After almost three years of efforts, the high-profile case seeking justice for the death of an elderly Thai American San Francisco resident is set to reconvene in early February 2024 to select a trial date at a Friday morning court hearing, according to the San Francisco Standard.
Vicha Ratanapakdee was a beloved 84-year-old Thai American immigrant man, known for his daily walks for exercise in the quiet Anza Vista neighborhood. On January 28th, 2021, Ratanapakdee was walking when security cameras captured a man run across the street and violently shove him to the ground. His head struck the pavement as he fell, leading to his death shortly after he was rushed to the hospital.
The 19-year-old suspect from Daly City, California, stands accused of the killing, facing charges of assault with a deadly weapon, elder abuse and murder.
As the Marina Times reported at the time, the suspects’s 20-year-old girlfriend was arrested as an accessory after the fact, as she is accused of waiting in his BMW while he committed the crime.
Vicha Ratanapakdee’s death, widely seen as racially a motivated attack, sparked the Stop Asian Hate movement during the worst of the spike in anti-Asian hate crimes that accompanied the pandemic. Ratanapakdee is still memorialized fondly by many as “Grandpa Vicha.”
Last October, a public stairway designated a public street in Anza Vista was renamed after Ratanapakdee by SF officials. However, that official memorialization of his death hasn’t seemed to translate into getting a trial date quickly.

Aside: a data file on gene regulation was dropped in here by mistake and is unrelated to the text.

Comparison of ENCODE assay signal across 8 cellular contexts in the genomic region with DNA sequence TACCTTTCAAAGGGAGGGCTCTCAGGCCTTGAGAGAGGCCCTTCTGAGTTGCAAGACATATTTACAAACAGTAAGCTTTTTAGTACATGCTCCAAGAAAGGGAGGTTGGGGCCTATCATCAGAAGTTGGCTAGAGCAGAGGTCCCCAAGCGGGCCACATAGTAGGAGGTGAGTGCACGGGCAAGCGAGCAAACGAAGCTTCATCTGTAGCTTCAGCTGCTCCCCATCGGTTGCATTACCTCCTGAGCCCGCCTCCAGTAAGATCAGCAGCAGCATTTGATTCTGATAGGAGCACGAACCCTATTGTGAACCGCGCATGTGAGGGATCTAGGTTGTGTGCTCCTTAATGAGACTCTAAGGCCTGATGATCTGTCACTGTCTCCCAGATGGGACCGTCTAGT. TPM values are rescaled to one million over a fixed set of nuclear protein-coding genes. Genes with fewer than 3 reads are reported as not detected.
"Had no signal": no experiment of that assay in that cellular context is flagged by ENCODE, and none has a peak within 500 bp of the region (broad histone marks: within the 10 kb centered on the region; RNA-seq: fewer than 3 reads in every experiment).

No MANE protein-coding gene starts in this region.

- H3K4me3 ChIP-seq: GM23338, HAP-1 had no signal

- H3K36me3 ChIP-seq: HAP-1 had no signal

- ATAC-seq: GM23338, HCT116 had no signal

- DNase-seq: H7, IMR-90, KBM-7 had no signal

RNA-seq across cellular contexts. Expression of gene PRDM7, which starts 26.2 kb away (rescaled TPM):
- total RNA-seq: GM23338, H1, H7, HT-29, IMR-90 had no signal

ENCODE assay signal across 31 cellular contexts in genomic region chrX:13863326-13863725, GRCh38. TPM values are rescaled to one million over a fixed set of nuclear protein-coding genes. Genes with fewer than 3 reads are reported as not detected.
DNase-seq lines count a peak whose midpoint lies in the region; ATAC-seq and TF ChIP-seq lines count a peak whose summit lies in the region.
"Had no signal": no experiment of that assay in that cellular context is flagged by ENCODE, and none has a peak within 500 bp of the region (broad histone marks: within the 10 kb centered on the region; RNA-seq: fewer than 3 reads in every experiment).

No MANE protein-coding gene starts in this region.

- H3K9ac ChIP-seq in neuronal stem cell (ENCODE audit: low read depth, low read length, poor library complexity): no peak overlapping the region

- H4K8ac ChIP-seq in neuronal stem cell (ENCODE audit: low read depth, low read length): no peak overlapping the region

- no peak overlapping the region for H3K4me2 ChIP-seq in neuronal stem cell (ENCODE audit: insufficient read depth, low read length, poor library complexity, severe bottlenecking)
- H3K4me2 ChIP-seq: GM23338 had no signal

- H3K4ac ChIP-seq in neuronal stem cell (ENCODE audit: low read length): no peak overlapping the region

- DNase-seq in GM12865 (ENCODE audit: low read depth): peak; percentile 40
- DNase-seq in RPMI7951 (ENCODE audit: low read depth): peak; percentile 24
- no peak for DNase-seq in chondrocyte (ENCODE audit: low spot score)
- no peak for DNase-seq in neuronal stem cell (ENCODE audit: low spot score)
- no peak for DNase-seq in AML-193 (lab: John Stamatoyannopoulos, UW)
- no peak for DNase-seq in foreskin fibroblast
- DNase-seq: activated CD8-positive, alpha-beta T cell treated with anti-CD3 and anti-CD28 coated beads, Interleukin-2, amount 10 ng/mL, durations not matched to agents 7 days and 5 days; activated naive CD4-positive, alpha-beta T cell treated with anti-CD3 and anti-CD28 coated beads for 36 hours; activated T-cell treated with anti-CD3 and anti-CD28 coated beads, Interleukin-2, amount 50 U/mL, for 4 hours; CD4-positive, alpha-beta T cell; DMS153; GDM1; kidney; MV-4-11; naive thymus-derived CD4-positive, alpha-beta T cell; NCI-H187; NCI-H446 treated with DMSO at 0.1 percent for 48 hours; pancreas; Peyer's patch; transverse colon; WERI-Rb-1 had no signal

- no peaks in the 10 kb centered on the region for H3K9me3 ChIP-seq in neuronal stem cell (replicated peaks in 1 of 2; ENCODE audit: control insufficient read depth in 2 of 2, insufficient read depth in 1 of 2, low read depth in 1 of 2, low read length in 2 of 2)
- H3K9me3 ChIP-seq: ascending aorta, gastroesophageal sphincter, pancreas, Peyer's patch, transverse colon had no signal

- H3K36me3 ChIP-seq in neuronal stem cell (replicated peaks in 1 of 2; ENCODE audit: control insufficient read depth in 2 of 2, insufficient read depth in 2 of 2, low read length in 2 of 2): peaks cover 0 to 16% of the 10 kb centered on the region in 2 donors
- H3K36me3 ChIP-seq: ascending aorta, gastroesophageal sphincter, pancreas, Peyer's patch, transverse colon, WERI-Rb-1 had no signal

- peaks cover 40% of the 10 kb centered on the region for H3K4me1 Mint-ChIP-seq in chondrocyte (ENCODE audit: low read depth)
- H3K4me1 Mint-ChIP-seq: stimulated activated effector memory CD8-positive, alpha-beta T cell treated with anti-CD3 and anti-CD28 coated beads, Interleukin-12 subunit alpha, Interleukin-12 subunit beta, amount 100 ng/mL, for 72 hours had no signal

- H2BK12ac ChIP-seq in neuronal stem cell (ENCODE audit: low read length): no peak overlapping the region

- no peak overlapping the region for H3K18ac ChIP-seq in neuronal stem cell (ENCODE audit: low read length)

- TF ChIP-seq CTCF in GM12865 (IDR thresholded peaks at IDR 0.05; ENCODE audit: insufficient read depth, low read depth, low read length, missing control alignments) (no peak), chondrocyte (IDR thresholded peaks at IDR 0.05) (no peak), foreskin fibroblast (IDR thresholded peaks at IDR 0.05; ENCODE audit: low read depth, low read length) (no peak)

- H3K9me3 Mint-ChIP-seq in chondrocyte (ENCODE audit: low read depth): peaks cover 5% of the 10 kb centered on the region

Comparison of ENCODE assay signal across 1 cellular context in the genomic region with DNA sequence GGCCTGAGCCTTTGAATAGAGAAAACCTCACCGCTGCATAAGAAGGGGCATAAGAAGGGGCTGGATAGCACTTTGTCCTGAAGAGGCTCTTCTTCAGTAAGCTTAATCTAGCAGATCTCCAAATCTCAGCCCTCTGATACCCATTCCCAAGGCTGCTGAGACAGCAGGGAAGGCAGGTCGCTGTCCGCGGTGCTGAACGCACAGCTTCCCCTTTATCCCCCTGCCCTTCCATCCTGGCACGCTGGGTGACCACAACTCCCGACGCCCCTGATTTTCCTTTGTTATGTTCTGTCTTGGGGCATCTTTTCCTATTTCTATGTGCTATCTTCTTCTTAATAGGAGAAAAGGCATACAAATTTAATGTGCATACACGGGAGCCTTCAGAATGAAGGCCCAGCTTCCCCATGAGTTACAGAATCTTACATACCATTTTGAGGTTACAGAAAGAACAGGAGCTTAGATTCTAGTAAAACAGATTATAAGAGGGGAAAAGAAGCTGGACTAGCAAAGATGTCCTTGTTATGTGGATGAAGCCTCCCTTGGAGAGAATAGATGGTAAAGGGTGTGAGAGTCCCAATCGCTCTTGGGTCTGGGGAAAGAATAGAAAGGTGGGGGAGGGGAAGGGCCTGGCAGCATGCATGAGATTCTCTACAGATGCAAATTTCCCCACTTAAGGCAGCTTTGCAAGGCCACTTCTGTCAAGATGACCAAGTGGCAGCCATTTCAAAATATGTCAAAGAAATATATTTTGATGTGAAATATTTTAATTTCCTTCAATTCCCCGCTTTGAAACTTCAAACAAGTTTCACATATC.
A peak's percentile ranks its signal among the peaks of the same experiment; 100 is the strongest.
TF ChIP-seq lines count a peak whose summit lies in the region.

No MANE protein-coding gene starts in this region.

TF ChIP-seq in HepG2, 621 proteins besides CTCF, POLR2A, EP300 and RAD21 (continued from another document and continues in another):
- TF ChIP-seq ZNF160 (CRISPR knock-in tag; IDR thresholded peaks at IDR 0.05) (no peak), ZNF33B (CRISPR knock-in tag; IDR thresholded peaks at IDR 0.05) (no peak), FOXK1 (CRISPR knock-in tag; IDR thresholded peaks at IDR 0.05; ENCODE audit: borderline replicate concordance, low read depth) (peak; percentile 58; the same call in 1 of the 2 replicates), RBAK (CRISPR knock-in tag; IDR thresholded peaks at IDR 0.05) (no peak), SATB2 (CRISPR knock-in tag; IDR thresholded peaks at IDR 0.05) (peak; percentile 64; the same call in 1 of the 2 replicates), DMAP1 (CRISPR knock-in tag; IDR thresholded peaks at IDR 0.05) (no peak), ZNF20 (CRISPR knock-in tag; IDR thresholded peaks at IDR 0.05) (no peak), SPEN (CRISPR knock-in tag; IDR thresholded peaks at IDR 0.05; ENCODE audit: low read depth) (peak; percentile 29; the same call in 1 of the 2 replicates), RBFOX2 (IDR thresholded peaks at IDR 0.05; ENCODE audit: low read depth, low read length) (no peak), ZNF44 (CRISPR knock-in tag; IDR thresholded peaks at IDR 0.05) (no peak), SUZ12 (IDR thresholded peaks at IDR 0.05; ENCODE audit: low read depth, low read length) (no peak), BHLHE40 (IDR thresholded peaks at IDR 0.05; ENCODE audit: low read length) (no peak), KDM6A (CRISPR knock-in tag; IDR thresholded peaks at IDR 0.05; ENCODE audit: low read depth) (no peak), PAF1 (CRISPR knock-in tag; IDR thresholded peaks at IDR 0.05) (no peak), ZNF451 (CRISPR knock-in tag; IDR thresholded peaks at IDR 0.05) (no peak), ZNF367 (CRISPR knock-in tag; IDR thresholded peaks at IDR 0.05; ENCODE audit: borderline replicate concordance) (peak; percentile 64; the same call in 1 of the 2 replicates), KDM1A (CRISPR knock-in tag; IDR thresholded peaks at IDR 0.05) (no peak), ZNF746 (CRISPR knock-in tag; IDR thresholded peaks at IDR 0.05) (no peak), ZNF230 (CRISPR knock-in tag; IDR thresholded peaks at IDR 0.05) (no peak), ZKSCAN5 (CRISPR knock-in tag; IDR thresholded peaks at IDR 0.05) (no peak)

“My father’s life was taken, and the court system has been painfully delayed,” said Ratanapakdee’s daughter Monthanus, who has became a devoted activist since her father’s murder, according to the SF Standard.
The prosecution and defense have both put the blame on the other for the long delay, apparently needed for the investigation. Watson’s defense attorney, quoted in the Standard, emphasized the obligation defense counsel has to ensure a thorough investigation, which can take a long time.
The defense counsel is arguing that Watson was in mental distress when he attacked Ratanapakdee, and pushing for the charges to be dropped to involuntary manslaughter as they argue he had no intent to kill.
According to San Francisco District Attorney Brooke Jenkins, his office is ready to go to trial and the defense is stalling. But Watson’s attorney argues that the prosecutors haven’t requested a trial date, and they expect to file to dismiss the charges in the coming months before the trial date arrives.
Another San Franciscan victim of attacks on Asian elders, Yik Oi Huang or “Grandma Huang,” is also being widely remembered—but her case has also been left pending, four years on.
In California’s backlogged courts, such delays aren’t unusual, but the severity of the cases underlines the harm such waiting causes.
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